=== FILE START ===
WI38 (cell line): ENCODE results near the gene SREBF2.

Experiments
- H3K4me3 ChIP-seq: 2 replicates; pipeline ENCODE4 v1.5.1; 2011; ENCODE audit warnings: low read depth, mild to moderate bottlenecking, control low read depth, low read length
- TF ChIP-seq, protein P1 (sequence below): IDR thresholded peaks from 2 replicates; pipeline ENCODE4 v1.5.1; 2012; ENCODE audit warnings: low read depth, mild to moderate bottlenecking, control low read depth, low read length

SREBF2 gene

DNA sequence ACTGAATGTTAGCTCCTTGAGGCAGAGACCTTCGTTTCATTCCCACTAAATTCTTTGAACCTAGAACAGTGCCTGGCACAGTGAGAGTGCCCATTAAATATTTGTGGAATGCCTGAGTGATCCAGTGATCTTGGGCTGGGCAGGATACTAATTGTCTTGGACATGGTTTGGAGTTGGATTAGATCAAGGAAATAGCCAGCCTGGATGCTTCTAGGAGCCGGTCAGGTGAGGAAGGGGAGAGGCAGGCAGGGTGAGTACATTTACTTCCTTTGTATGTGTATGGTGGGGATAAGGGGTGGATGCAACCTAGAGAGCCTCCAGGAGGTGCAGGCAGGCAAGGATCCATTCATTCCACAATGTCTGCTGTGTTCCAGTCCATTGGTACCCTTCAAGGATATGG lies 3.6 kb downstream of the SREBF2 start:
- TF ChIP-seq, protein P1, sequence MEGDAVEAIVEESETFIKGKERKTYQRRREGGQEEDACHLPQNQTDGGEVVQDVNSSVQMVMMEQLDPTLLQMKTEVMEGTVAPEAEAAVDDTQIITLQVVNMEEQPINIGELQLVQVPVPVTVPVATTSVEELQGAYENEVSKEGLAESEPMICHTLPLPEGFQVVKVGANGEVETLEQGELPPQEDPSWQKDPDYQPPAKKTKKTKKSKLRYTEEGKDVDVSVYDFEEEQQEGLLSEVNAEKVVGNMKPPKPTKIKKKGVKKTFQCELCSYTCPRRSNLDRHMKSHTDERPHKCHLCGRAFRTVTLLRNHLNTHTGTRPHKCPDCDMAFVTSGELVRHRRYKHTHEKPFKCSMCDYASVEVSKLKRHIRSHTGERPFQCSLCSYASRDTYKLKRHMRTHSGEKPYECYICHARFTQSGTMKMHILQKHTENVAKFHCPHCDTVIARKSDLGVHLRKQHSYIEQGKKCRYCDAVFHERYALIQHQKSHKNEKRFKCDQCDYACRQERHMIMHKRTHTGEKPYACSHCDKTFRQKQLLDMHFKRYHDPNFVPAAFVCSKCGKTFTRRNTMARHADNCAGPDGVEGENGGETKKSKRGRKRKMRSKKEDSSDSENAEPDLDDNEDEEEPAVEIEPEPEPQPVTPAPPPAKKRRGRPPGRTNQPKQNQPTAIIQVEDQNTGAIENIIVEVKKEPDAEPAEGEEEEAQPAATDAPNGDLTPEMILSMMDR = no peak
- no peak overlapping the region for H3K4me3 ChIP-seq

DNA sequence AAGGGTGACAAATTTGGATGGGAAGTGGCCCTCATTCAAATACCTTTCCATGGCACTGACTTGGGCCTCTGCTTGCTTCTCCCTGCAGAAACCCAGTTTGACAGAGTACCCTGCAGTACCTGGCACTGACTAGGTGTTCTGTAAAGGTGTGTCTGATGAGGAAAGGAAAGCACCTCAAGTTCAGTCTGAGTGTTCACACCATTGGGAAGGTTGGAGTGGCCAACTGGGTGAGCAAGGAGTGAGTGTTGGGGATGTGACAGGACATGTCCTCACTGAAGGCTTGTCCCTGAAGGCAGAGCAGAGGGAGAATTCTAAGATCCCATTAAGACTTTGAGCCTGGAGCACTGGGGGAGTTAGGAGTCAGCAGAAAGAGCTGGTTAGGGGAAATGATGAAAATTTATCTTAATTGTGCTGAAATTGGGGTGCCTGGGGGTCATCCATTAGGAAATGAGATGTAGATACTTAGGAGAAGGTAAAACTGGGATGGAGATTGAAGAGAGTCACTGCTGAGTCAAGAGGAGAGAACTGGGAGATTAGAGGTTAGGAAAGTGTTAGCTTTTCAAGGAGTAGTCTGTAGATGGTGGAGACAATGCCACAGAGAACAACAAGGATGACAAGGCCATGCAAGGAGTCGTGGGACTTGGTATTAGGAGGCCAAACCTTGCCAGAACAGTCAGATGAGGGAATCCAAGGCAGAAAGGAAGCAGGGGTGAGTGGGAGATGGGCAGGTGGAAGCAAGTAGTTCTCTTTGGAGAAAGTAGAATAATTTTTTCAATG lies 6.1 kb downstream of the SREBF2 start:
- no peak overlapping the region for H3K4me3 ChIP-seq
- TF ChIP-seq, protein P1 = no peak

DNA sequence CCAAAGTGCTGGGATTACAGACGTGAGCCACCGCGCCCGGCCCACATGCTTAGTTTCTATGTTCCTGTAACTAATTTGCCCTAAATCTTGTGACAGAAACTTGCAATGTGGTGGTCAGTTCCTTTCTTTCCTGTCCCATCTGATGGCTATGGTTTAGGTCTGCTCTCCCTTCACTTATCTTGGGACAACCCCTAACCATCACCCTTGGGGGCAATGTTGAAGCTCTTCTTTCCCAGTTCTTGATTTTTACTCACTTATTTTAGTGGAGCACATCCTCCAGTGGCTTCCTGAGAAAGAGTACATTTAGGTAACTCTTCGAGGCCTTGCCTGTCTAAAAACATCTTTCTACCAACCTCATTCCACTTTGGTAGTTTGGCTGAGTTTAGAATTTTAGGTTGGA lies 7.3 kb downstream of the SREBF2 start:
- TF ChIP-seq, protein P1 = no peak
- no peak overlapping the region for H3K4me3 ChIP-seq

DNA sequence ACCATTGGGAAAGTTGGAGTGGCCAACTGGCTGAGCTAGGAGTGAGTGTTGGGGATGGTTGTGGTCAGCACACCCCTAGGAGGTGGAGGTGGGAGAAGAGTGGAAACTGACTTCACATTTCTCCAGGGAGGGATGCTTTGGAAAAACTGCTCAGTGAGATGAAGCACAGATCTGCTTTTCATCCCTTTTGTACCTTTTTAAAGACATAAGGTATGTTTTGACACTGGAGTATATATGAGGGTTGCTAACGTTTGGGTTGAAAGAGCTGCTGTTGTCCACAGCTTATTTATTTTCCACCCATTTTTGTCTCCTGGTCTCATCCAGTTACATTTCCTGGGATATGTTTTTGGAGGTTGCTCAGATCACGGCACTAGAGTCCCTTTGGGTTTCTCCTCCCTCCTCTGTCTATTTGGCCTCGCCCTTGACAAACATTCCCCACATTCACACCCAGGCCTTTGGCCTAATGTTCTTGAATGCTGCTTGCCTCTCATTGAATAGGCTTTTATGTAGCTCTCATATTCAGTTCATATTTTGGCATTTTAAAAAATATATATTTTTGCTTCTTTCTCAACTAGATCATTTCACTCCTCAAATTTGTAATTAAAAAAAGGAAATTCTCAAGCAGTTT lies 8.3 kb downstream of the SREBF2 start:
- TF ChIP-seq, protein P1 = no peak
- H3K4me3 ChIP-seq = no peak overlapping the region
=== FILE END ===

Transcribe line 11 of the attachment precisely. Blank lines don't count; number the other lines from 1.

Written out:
- TF ChIP-seq, protein P1 = no peak